Loneliness | Voyeurism | Surveillance

Broadway Webcam

 

Photographer Sherry Karver is the Edge of Humanity Magazine contributor of this photo essay.  From the Fine Art Portfolio ‘Surveillance Series’To see Sherry’s body of work, click on any image.

 

 

Bourbocam

 

Oystercam

 

In this series I am using both downloaded photos from public Internet Webcams in different parts of the world, and images from airport x-ray screening machines as the sources for my photo-based work and light box installation.

Surveillance now occurs as a routine part of our daily lives.  This is a very timely and important subject that lends itself well to the context of Fine Art, regardless of its socio-political implications.  Surveillance cameras have become the historians of our contemporary era, and are “transforming” how we perceive real or imagined threats, as well as how we live our day to day lives.

Never before in history have we been so documented carrying out our daily activities; from walking down the street, to eating in a restaurant, or getting on a train or airplane. Our once very private lives have turned into very public lives for all to see, and usually we are totally unaware that we are being observed. In the past, only historic or important events have been so recorded.

In this current period of our history, the idea of constant surveillance has taken on new meaning and urgency. It raises many questions: Is big brother watching us? Is it for our own protection? Are we really voyeurs, and how far will it go? To some it may seem like an invasion of their privacy, and to others it may add a feeling of security, especially after 9/11.  I think everybody has a different opinion about this issue.

At any time of the day or night, we can watch and capture images of people anywhere in the world on these Webcams.  We can be “somewhere else” without leaving the comfort of our own living room. This creates an undeniable feeling of voyeurism, which in its own way helps to establish a kind of anonymous connection with the rest of humanity.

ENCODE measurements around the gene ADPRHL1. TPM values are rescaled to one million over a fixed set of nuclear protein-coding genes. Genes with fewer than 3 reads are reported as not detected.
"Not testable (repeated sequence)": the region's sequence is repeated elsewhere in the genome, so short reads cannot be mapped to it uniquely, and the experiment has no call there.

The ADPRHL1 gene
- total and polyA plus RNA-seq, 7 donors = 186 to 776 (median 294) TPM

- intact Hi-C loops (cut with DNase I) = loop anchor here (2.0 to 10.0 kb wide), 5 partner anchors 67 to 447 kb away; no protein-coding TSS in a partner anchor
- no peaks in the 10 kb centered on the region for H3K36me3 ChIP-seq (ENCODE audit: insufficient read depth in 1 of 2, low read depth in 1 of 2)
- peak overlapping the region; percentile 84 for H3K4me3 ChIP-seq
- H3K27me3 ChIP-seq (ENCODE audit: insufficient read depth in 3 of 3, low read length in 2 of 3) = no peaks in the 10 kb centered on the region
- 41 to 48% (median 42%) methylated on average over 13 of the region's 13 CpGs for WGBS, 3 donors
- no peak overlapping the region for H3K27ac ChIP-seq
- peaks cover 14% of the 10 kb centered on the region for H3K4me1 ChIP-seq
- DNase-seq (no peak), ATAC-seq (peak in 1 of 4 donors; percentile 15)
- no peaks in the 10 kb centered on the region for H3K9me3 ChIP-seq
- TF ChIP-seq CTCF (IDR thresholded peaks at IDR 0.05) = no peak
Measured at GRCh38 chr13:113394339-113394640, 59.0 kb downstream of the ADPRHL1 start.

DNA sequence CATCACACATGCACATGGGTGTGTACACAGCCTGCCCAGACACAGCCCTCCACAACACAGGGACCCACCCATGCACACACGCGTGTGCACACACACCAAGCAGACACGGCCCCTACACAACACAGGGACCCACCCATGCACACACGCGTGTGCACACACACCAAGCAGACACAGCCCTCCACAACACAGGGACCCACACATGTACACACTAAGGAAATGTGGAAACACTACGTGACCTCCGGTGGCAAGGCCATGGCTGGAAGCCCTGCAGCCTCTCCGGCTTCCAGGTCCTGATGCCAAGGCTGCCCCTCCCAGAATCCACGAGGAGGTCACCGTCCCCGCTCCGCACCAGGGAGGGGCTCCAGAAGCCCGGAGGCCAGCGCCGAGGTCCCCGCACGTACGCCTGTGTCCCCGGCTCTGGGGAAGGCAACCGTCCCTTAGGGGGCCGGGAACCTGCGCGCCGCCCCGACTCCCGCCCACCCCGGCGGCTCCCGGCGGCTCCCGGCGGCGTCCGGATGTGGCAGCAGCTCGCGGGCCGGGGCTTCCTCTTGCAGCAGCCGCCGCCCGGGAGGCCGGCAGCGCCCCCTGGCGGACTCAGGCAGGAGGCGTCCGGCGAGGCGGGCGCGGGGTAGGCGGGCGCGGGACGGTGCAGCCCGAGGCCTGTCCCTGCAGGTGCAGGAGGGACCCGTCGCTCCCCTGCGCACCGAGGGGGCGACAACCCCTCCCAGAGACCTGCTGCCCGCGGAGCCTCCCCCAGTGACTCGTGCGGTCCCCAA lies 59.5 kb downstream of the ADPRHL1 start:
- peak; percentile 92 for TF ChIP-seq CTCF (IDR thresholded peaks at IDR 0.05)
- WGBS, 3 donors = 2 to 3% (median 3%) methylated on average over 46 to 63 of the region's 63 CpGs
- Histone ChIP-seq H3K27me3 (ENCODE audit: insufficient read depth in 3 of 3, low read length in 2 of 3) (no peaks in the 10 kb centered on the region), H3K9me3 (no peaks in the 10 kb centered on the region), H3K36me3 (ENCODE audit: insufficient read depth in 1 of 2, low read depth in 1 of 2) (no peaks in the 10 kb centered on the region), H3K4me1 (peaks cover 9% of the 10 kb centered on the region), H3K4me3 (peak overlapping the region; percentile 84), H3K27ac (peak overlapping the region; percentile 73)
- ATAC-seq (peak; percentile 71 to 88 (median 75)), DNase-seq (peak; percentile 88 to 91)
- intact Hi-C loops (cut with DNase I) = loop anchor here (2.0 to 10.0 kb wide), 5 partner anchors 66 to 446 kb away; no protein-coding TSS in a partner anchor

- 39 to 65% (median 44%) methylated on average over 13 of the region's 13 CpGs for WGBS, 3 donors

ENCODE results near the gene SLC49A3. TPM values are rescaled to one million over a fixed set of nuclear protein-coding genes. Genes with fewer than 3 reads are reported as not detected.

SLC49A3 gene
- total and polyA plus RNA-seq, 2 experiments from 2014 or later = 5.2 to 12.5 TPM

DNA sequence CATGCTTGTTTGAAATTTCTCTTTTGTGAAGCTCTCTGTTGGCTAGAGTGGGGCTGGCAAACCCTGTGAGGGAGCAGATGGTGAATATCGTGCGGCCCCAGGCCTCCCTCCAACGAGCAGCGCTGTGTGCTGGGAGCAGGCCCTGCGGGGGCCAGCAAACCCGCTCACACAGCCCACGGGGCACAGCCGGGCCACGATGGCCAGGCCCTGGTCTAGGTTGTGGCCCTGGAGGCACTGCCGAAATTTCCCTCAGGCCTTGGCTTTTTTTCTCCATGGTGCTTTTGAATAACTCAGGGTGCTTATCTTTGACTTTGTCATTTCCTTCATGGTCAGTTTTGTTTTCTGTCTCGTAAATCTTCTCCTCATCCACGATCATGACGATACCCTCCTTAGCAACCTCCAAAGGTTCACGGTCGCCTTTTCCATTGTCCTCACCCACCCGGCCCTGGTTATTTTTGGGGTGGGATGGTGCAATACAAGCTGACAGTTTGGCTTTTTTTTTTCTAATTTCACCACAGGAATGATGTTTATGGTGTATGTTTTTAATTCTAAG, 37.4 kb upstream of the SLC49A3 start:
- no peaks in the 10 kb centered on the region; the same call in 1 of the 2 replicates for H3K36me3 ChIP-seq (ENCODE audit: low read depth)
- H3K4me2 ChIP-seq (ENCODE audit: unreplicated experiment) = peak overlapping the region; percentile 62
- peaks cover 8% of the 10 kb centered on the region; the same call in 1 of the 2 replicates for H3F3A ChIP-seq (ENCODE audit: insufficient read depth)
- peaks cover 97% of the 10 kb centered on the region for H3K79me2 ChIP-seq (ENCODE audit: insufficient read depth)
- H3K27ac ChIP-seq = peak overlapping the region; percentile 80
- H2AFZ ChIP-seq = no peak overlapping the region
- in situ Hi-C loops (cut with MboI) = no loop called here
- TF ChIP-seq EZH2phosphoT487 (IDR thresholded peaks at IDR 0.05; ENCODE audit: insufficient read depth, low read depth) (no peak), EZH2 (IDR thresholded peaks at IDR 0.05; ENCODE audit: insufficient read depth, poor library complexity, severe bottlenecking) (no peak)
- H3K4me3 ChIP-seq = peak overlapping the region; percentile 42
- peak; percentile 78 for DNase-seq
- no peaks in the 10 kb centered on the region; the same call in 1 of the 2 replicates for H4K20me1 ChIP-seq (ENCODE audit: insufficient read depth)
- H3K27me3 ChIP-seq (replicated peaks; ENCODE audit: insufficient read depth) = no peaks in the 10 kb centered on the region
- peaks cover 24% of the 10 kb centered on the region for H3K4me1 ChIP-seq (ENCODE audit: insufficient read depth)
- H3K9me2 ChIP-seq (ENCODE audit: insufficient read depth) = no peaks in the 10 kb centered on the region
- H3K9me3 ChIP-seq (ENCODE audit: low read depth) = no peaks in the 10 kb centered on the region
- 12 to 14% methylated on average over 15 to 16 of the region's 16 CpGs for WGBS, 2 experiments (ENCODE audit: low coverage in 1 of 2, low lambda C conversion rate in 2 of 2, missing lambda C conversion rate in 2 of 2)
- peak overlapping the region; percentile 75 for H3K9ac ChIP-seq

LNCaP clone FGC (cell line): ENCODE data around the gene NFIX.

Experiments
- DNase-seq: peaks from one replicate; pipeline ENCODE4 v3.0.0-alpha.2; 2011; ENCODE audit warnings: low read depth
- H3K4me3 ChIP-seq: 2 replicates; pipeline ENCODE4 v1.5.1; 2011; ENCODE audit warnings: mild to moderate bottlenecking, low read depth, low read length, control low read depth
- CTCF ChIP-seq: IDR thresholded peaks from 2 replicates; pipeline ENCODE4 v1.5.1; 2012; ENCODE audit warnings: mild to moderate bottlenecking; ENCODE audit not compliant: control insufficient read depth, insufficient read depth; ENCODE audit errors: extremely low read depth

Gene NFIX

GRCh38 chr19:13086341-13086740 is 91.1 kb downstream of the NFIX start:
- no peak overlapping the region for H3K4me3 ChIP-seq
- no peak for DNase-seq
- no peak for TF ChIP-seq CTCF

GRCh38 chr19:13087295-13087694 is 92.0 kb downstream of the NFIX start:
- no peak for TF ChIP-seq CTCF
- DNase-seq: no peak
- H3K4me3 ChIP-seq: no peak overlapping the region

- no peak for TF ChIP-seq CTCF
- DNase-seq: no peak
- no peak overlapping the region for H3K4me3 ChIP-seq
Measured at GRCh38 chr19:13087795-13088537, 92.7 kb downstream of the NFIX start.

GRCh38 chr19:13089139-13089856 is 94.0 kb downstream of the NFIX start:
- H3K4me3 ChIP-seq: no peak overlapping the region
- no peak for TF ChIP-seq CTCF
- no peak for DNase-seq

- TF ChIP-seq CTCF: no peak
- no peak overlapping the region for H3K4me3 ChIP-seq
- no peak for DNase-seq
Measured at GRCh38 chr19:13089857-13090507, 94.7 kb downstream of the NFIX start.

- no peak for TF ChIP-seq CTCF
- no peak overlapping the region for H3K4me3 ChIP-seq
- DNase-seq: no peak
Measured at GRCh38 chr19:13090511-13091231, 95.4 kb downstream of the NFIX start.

I have found it fascinating to utilize such images in my work.  Viewing these photos on Internet Webcams has transformed my own thinking of being alone or isolated in the world; to seeing that we are all connected (at least in cyberspace), and people living in far away places like Siberia or South America, are just a mouse click away. These Webcams have truly transformed us into a global community in “real time” as the events are actually happening.

Occasionally a person sees the Webcam mounted on a building, and waves or holds up a sign in a vain effort to connect with somebody out in the world. This brings up underlying issues of loneliness and alienation that many of us feel – of being “collectively alone”.

 

Times Square Webcam, Fall

 

Times Square

 

The other part of my Surveillance series involves images that I photographed off of airport screening machines that show the contents of suitcases, much like seeing an x-ray of our bodies. I made these images into light boxes that are placed inside of suitcases with one side cut out, so that it appears like we are viewing the contents inside.

The usual paraphernalia like shoes, umbrellas, and eyeglasses can be seen, but I decided to “enhance” these actual x-ray photos with the addition of more ominous items, such as guns, bombs, firecrackers, scissors, and liquid filled bottles. I did this partly tongue-in-cheek, but also because these items directly relate to our present day fears of what we imagine might be lurking in someone’s bags.

 

 

 

 

Our views on travel and security have been transformed in recent years to ones of fear and trepidation about flying, and who our fellow passengers might be. In the past we never gave much thought to anyone’s carry-on luggage, but things have changed in the world whether we want to admit it or not, and surveillance is definitely here to stay.

 

Krakow, Poland

 

All images and text © Sherry Karver

 

 

See also:

Amusement Park Series

By Sherry Karver

 

 

 

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